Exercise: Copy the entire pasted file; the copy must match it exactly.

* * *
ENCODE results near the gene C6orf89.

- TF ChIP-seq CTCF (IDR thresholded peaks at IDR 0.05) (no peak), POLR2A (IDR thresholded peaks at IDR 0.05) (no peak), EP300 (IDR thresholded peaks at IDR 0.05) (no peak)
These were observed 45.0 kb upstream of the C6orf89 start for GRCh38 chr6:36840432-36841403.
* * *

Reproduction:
ENCODE results near the gene C6orf89.

- TF ChIP-seq CTCF (IDR thresholded peaks at IDR 0.05) (no peak), POLR2A (IDR thresholded peaks at IDR 0.05) (no peak), EP300 (IDR thresholded peaks at IDR 0.05) (no peak)
These were observed 45.0 kb upstream of the C6orf89 start for GRCh38 chr6:36840432-36841403.